Allow alcohol sale in park, see result
I moved to New Port Richey in 1962 and have lived in and around the west Pasco area since. I have seen many changes in and around the Sims Park/Orange Lake area. Many changes have been made to the park to meet the wants and the needs of the day.
Today, Sims Park and Orange Lake do not look anything like they did in 1962. Today, we have a beautiful park with a playground, lots of wide-open spaces, a beautiful riverfront area, an amphitheater and all of the amenities to allow for a variety of performances and events. Peace Hall sits on city-owned property right behind the amphitheater and accommodates other functions.
The new alcohol ordinance proposes another change to allow the sale of beer and wine on city-owned parks and recreation areas north of Main Street for nonprofit organizations on a very restricted basis. Many people are resistant to change.
The sale of beer and wine and the money that could be earned by nonprofits could encourage a broad array of new events to better utilize the amenities that are available in the Sims Park/Orange Lake areas. There are all kinds of speculations being presented by those that oppose the ordinance.
There is already the illegal consumption of alcohol during special events in Sims Park and it has proved to be difficult, if not impossible, to regulate. Anyone who has helped to clean up the park after a special event can testify to that. Who better to profit from the legal sale of alcohol than the nonprofits that provide so many services to the people of New Port Richey and west Pasco County?
Why not find out what kind of effect it will really have on the atmosphere of special events in the Sims Park/Orange Lake area. What is the harm to try it and see how it works? If it does not work then change it back to the way it is today.
I have not lived in the city since 1970, but over the past 35 years I have helped organize and volunteered at many special events in Pasco, Citrus and Pinellas counties where beer and wine have been served. One thing I have observed is that there are far more people who can and will drink alcohol responsibly than there are those who abuse the privilege. At all of the special events I have participated in there has always been security to deal with those who create any problems.
If you are in favor of the new alcohol ordinance then I encourage you to attend and be counted as being in favor at the second reading of the ordinance on Tuesday, Nov. 18, at the New Port Richey City Council meeting at City Hall.
Executive director, Sertoma Speech and Hearing Foundation
Petition against park alcohol sale
On March 29, our son, Joseph Martell, was shot and killed during Chasco Fiesta. I felt strongly that public consumption on the streets during such events might have contributed to this horrible act of violence.
On Oct. 7, I spoke at the City Council meeting. I asked the Council not allow public consumption on the streets and certainly not in Sims Park. I followed up by writing a letter to Mayor Scott McPherson. I did not hear back, so I placed a call to him.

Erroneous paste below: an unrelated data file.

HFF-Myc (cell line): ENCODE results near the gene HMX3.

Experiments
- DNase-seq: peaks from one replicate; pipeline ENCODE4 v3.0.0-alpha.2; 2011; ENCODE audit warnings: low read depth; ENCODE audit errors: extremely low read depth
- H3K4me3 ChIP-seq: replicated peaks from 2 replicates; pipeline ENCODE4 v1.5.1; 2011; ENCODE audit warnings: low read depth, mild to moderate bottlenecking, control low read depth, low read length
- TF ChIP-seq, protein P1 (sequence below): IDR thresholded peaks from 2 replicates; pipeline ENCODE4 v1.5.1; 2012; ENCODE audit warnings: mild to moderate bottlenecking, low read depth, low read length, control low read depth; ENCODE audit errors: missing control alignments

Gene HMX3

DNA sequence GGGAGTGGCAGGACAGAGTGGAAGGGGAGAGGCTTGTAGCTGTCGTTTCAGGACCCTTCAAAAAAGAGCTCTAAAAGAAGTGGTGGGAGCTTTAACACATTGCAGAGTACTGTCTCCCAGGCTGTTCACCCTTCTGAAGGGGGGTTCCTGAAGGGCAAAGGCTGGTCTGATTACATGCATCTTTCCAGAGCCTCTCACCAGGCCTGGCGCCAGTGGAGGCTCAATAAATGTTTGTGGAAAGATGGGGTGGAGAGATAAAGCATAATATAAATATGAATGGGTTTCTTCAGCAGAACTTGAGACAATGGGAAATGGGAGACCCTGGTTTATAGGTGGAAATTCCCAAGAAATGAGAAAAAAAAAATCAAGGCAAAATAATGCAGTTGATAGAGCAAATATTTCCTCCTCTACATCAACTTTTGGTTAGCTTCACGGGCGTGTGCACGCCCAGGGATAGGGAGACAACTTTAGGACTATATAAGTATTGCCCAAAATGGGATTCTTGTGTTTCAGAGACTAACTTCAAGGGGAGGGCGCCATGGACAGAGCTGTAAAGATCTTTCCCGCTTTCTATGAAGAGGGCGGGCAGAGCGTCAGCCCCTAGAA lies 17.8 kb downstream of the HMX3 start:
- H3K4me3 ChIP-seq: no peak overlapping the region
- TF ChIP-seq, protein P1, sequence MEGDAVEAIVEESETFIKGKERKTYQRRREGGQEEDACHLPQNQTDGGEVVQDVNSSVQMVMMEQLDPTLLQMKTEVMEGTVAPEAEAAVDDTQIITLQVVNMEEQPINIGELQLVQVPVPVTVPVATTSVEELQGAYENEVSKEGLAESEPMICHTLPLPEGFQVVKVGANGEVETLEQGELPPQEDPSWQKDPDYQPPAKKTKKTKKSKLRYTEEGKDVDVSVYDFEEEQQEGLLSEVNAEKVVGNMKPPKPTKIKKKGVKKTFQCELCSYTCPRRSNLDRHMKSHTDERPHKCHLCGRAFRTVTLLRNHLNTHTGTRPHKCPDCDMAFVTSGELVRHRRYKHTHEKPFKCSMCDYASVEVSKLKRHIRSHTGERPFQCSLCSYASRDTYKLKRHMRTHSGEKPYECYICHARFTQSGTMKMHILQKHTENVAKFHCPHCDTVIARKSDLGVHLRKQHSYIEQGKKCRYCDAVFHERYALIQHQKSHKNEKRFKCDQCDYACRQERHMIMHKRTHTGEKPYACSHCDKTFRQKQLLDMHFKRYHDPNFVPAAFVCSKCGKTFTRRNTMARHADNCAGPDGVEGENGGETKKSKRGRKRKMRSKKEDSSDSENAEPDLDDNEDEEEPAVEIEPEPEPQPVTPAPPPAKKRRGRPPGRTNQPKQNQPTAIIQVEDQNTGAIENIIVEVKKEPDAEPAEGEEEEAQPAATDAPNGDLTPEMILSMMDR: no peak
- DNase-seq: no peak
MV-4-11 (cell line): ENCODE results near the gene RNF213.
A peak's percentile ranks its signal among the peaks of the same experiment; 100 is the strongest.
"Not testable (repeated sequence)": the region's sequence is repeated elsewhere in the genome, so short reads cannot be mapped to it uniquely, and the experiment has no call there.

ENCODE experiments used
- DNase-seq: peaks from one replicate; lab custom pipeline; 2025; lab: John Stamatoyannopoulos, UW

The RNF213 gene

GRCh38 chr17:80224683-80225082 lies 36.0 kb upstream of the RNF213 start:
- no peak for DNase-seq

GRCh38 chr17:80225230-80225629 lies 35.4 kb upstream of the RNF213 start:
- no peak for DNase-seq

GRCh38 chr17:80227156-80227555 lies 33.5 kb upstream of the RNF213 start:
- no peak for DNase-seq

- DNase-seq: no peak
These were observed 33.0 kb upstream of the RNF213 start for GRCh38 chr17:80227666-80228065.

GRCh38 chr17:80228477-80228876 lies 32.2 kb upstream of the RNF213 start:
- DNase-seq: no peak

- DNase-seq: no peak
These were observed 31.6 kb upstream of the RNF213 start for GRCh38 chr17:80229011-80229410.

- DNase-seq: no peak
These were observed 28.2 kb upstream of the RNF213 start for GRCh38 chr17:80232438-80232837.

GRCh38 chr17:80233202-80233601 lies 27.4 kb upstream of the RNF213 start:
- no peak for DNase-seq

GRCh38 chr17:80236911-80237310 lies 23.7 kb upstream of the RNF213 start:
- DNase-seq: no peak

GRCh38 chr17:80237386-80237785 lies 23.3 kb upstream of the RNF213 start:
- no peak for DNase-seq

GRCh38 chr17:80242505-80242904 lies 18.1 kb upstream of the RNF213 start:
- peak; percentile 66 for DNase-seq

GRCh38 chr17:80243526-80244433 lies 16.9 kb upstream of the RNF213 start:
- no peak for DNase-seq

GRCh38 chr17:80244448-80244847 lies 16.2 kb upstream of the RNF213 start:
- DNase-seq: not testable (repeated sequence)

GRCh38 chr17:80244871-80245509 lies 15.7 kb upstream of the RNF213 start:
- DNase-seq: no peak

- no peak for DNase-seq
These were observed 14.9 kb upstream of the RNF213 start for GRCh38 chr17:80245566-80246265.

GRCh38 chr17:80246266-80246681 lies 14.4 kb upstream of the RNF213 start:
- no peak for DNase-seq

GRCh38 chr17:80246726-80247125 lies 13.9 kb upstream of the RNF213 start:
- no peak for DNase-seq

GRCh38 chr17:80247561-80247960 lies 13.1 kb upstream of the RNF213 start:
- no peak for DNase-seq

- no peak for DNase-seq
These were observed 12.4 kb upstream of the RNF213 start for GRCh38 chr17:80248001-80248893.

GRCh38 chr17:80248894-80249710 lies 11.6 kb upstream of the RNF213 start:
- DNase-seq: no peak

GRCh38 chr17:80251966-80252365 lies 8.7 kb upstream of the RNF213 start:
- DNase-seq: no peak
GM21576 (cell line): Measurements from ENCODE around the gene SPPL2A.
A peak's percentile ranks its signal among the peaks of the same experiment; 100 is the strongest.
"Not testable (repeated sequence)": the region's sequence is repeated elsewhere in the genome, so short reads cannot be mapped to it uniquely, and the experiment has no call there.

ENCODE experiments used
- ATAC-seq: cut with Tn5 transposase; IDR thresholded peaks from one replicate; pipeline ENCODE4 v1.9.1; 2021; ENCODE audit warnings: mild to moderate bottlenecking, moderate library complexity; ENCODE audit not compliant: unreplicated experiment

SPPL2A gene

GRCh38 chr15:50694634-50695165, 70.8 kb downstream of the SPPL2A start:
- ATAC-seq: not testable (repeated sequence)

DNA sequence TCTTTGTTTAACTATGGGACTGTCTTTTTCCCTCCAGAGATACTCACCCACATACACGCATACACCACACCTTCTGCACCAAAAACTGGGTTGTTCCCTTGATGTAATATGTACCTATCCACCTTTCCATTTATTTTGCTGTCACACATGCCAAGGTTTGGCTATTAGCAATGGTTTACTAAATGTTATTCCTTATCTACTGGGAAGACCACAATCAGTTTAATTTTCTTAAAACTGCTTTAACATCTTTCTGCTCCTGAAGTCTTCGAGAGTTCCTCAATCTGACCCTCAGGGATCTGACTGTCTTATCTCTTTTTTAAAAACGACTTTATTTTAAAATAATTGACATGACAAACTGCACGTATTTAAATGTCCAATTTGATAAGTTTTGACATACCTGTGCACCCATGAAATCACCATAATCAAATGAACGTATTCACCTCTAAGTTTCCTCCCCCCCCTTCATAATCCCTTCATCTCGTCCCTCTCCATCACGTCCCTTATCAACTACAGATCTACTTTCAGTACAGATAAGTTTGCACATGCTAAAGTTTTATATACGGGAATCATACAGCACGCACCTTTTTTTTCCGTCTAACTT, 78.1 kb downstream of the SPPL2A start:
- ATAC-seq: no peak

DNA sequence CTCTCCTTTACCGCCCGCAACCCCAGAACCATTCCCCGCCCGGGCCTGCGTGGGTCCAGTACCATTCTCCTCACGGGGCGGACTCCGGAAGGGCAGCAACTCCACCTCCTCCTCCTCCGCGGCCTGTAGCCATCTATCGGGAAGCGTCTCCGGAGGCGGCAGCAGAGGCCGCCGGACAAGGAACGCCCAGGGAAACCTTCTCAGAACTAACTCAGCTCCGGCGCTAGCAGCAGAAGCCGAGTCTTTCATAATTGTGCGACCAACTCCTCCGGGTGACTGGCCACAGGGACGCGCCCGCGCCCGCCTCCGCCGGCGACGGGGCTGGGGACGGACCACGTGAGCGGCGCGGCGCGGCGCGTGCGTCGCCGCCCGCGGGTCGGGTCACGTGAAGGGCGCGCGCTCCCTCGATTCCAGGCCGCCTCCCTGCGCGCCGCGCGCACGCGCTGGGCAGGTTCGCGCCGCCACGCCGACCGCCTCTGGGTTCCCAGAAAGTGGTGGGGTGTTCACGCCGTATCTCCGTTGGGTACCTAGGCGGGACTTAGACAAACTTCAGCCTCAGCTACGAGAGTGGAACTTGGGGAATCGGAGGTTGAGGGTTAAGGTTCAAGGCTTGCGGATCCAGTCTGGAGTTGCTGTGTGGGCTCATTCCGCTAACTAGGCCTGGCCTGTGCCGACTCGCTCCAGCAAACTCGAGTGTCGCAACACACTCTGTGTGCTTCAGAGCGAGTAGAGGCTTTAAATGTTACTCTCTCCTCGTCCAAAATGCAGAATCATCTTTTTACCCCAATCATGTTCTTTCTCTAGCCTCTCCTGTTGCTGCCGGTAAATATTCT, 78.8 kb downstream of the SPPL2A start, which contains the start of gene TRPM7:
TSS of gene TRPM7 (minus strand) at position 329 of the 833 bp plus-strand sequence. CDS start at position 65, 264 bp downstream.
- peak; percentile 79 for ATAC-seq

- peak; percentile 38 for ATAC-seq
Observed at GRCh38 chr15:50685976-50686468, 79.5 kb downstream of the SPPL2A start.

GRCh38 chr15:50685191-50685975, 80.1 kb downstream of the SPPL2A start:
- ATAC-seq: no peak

He informed me that while public consumption is not allowed by law on the streets, the city does not have the resources to enforce this. He stated the city could not arrest everyone guilty of public consumption. I asked him about the drinking that goes on before and during the parade. He basically said that could not be controlled either. So, it is my understanding we already have a situation that the city cannot control. So, why would we allow more sales of alcohol? How could this possible help?
The mayor also said he was in favor of wine tasting at art events and such. I felt this would open the door for other alcoholic beverages. It seems as though I was correct. The proposed ordinance includes beer.
The City Council members who voted for this are favoring the business owners' wishes, not the residents' wishes. The mayor is correct when he says we can vote them out one by one.
I would like to start a petition to stop this decision. If anyone would be willing to help, please reach me at the number listed in the telephone book for Kenneth and Mary Martell.
Mary Martell, New Port Richey
Don't mix alcohol vote and business
Is Mayor Scott McPherson not an active member or leader of several nonprofit organizations in the city? Is the mayor going to vote on the proposed alcohol-in-the-park ordinance even though, in my opinion, he should recuse himself?
Council member Judy DeBella Thomas, the salaried head of the Greater New Port Richey Main Street, can vote because City Attorney Tom Morrison said yes to her question asking if she is able to vote. The city attorney said ''yes, you can vote and you must vote.'' Council member DeBella Thomas also should recuse herself.
Mayor McPherson wrote in a Nov. 11 letter to the Times, "The voters will have a referendum on this and every issue.'' That means the voters will be able to vote on this issue or any other issue only at election time to vote him out of office.
The mayor also makes comment about delays and inviting failures by waiting for a referendum. Is the mayor so insecure that he is afraid of failure?
The public comments have been clear. A lot of the nonprofit agencies want this to pass, but there were a lot of citizens who made comments to not pass this ordinance.
Mayor, the people elected you and therefore you are obligated to do the will of the people, under the existing referendum, and not the will of the organizations of which you are a member.
Justin Billings, New Port Richey